Canadians go to Plan B and sell a lot of motorhomes
CanWest News Service
Friday, October 20, 2006
KITCHENER, Ont. -- Roadtrek Class B motorhomes are a Canadian success story built in the face of strong competition in both this country and the United States.
Since 1990, Roadtrek, built by Home & Park Motorhomes, has been the no. 1 selling Class B motorhome in North America.
Roadtrek chairman Jeff Hanemaayer said the company will sell more than 1,400 motorhomes this year.
"To maintain our No. 1 position, we need to offer the best combination of design, quality, price and service," Hanemaayer said. "That's also how we achieved such strong export sales."
In addition, "being Canadian helps as well in the eyes of the U.S. consumer from a perception of better quality."
Most Roadtrek motorhomes -- 85 per cent -- are sold outside Canada with the bulk going to the United States. A small percentage is shipped to Japan. The remaining 15 per cent are sold in Canada.
"The size of the vehicle is part of the appeal in Japan," Hanemaayer said, since roads and streets there are narrow. Roadtrek's Class B motorhomes are built on Chevrolet and Dodge Sprinter van chasses, resulting in a vehicle considerably smaller than a Class A motorhome.
"We are on course to record unit sales this year and definitely record dollar sales on the strength of the U.S. market."
Doug Ross, sales manager for Grove RV in Spruce Grove, Alta., said his company is having "great success" with Roadtrek motorhomes, selling nine or 10 in the past 18 months. Most of the buyers are more than 50 years old and often are downsizing from a larger motorhome or trailer.
During his years in the RV business, Ross has sold other brands of Class B motorhomes, but says Roadtrek offers features, such as its storage space, that the others don't have. He says Roadtrek's quality is excellent.
Despite competition from a variety of U.S. firms and several in Canada, Roadtrek moved to the top of the Class B motorhome sales charts. Canadian competitors include Pleasureway in Saskatoon and two Manitoba firms -- Great West Van and Leisure Travel Vans.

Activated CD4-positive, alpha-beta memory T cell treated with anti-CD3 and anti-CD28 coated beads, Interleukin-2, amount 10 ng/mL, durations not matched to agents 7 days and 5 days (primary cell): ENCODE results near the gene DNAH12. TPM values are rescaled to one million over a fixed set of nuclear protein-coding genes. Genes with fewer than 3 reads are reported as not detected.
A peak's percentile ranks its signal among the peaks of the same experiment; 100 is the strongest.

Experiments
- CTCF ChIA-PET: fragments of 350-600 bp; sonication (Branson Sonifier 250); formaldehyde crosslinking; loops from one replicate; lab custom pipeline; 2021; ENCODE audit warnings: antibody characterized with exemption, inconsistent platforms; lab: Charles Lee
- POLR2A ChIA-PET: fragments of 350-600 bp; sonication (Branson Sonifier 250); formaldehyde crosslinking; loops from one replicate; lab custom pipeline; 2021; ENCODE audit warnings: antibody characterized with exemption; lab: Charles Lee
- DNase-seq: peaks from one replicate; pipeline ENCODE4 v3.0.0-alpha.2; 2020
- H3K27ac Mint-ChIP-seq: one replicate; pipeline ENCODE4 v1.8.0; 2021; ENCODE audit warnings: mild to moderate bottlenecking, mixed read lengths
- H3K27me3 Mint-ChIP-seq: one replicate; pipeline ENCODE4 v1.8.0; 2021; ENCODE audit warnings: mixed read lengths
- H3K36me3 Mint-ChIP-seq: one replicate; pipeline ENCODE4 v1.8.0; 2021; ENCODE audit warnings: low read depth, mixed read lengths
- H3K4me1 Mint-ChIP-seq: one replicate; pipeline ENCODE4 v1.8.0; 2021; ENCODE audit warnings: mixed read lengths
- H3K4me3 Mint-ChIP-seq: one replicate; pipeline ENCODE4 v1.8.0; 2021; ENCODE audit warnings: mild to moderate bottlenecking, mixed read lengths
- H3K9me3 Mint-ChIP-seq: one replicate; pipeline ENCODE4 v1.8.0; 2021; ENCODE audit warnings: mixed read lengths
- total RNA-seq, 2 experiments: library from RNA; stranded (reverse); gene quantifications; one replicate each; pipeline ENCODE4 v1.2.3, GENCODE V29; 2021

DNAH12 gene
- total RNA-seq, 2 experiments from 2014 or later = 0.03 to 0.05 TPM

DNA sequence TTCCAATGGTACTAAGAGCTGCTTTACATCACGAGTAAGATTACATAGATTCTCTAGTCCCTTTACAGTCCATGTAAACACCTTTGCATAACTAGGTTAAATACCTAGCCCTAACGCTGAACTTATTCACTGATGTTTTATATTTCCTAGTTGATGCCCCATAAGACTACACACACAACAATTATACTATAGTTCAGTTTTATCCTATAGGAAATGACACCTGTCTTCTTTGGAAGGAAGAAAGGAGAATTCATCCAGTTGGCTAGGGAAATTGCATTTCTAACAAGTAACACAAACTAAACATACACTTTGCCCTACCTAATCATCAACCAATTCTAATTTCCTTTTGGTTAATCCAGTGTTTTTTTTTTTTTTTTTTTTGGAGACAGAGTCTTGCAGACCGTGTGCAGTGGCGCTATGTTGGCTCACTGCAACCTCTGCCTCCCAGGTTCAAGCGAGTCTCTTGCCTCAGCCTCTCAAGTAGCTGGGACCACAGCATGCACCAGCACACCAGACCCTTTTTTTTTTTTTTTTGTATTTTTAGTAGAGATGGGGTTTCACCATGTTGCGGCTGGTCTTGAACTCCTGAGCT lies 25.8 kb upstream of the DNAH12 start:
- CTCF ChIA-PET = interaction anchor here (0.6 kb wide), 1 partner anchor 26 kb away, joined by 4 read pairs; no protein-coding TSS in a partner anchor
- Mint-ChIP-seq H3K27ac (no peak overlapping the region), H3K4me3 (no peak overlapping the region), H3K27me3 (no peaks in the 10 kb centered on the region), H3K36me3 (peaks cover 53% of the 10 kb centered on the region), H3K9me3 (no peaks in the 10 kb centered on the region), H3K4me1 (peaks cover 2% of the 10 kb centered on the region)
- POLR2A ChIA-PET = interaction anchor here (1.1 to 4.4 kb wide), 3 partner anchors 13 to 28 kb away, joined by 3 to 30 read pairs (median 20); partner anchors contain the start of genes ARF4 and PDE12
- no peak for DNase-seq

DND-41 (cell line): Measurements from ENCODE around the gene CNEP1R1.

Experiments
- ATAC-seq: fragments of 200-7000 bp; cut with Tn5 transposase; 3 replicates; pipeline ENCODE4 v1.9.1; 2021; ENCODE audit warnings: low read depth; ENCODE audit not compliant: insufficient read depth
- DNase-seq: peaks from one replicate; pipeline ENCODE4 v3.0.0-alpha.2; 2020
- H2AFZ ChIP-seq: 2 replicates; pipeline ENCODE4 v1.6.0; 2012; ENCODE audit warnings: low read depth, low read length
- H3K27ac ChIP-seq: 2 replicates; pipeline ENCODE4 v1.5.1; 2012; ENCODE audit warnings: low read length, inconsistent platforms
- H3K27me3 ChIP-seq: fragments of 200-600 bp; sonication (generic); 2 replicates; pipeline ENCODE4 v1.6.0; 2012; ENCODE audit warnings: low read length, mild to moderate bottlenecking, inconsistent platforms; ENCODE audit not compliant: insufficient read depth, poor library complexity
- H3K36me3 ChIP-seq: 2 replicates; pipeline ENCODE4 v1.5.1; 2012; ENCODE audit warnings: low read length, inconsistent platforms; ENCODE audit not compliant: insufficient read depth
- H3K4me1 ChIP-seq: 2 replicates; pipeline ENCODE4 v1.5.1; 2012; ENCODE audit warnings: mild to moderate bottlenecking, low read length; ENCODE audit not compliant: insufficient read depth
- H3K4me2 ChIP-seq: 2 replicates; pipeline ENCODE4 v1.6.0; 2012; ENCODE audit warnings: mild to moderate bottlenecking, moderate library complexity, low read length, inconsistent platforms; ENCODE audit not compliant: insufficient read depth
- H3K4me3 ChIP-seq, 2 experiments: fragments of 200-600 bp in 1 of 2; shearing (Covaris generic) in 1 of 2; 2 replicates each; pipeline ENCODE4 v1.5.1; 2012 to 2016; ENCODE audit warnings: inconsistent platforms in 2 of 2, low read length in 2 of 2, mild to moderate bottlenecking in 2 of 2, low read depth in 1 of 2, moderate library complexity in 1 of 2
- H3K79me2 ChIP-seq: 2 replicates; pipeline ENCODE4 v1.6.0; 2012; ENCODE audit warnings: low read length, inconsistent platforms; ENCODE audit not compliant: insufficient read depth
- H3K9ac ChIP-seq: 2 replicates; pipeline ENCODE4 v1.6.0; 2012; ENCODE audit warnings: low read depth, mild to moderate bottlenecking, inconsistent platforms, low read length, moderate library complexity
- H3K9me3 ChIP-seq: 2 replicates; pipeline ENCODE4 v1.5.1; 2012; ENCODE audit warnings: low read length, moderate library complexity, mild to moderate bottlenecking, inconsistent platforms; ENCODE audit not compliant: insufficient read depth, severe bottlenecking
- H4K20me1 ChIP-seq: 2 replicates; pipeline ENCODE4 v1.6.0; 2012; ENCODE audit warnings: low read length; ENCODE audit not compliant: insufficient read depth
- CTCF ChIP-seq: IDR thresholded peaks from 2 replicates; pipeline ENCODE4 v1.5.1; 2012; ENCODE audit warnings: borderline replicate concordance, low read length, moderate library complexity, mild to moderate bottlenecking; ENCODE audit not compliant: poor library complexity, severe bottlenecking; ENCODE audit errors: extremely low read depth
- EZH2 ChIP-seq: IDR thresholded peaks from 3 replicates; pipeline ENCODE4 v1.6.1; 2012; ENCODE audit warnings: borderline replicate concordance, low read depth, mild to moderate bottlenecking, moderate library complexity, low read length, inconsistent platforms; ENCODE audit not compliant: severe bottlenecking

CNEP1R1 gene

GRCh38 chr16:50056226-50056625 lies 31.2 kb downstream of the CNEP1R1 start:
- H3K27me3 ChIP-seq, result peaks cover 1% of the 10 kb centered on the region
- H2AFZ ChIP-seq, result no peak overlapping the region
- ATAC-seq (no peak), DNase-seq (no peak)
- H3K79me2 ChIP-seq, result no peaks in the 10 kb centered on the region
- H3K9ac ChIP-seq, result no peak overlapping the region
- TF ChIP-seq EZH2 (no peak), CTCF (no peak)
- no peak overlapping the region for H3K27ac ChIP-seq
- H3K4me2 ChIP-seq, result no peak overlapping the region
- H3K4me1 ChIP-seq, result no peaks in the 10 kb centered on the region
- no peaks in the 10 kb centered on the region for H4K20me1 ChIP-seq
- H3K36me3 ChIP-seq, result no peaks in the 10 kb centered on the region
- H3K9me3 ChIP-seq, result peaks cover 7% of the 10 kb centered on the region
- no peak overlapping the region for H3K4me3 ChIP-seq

"Our strongest competition currently comes from other Canadian manufacturers," Hanemaayer said.
So far, more than 90 per cent of buyers are over 50 years of age, Hanemaayer said, but "we are seeing more families with two children" buying Roadtrek motorhomes. About 60 per cent of motorhomes sold are built on the Chevrolet chassis, with the remainder using the Dodge Sprinter chassis.
Roadtrek has dozens of completed vans parked outside its 120,000-square-foot factory. When a dealer or customer orders a van, options can be installed before the unit is shipped.
U.S. buyers tend to order their motorhomes with more options than do their Canadian counterparts, Hanemaayer said.
Roadtrek orders cargo vans from General Motors and DaimlerChrysler. When the vehicles are to be converted into a motorhome, they're taken into the factory to begin the process.
The Chevrolet express vans receive the most modification with the roof, part of the floor and portions of the lower body being cut away on the 170 and 190 models and almost all of the rear section of the body -- except for the side door and rear door and frame -- removed on the 210 models. A raised roof is installed on the 170 and 190 and a fibreglass rear body added to the 210 after the frame is extended.
While most of the body modifications are handled in the Roadtrek plant, outside suppliers build some components such as the raised fibreglass roofs.